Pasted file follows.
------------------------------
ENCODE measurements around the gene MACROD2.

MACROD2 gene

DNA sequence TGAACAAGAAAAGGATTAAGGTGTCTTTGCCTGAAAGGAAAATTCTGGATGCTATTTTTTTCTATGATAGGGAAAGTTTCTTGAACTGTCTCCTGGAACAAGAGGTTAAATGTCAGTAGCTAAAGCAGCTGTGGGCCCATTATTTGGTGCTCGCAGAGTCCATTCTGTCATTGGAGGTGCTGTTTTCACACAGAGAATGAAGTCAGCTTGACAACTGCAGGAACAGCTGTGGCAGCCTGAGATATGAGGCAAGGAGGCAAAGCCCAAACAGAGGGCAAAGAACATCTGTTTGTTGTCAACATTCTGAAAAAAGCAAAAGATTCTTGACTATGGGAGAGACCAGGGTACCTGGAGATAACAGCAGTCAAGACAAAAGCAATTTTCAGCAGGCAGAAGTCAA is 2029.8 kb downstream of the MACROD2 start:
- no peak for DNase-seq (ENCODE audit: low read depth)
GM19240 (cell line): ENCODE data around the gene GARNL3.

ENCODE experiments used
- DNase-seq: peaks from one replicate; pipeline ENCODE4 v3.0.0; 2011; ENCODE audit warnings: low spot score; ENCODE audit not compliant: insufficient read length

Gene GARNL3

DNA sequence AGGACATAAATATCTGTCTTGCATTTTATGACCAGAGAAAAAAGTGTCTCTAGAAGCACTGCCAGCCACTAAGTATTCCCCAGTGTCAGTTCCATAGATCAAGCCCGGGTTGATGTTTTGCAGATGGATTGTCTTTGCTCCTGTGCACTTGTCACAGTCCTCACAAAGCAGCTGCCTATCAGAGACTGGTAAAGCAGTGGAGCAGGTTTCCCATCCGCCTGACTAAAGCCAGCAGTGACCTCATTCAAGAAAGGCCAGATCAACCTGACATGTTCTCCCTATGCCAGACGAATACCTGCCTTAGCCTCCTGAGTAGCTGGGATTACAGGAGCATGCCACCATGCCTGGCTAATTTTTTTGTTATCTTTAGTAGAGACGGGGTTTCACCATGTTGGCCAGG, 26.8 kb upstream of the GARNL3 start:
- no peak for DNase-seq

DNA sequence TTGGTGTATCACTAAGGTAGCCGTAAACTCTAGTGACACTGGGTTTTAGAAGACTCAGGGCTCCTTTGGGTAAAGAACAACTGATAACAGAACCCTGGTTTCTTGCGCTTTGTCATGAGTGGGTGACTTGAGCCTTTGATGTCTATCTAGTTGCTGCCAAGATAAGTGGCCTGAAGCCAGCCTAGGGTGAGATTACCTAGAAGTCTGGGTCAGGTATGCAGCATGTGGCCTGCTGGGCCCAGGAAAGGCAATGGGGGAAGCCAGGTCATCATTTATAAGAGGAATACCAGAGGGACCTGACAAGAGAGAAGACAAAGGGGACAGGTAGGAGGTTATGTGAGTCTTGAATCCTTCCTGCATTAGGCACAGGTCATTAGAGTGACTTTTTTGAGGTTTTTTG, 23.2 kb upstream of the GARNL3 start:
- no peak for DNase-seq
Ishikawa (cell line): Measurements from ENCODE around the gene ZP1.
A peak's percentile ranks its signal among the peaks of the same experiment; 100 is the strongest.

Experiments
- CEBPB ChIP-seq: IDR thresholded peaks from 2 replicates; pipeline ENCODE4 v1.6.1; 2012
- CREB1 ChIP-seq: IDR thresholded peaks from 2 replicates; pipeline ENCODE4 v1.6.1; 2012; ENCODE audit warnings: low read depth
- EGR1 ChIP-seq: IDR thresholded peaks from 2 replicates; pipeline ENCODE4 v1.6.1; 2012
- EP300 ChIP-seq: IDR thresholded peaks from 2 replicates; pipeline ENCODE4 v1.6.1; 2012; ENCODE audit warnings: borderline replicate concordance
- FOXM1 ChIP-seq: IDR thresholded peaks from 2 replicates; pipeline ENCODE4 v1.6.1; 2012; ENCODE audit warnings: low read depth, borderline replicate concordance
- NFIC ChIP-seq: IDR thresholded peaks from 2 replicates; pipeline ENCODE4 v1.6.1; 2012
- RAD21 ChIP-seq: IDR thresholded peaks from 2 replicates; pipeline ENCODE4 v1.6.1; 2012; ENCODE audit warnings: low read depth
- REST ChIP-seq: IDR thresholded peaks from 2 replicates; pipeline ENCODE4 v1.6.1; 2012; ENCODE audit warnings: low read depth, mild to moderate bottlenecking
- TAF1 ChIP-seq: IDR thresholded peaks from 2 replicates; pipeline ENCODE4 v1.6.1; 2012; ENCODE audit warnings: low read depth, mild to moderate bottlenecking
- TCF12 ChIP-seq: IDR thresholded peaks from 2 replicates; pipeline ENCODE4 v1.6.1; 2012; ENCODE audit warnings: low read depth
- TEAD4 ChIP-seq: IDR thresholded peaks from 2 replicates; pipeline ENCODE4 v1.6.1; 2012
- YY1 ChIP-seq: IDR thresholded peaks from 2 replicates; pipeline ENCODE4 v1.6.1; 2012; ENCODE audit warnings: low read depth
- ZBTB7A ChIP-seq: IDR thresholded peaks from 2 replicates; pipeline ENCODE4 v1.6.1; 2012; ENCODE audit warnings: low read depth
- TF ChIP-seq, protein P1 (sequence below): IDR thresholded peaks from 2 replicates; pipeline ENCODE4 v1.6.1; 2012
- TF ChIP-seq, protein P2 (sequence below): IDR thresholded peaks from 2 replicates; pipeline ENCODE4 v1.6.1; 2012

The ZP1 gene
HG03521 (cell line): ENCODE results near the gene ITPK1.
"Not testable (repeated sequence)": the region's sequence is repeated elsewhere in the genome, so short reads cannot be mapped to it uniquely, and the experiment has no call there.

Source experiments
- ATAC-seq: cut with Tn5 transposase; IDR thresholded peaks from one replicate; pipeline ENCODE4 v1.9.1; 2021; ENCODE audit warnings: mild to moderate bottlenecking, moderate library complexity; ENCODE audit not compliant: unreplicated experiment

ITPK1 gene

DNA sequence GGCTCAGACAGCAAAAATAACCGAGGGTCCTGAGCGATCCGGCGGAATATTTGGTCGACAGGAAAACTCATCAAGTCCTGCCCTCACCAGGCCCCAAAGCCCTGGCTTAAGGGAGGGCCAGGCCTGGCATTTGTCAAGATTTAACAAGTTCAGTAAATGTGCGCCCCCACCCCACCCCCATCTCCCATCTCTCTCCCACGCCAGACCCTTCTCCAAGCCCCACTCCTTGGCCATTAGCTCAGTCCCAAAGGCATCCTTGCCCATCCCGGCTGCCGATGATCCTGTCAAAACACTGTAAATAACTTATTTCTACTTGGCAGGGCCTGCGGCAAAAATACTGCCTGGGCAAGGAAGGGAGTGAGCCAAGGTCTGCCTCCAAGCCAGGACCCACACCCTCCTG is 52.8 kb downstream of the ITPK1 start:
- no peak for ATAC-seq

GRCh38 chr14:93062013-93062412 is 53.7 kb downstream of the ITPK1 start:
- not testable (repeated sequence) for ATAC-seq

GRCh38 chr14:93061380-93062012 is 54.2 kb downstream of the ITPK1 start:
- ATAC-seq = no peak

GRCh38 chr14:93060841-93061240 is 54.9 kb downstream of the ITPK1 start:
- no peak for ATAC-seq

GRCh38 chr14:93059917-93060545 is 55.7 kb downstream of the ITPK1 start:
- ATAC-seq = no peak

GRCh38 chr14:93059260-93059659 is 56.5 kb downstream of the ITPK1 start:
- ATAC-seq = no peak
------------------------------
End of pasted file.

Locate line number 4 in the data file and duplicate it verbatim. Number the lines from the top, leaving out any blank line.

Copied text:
- no peak for DNase-seq (ENCODE audit: low read depth)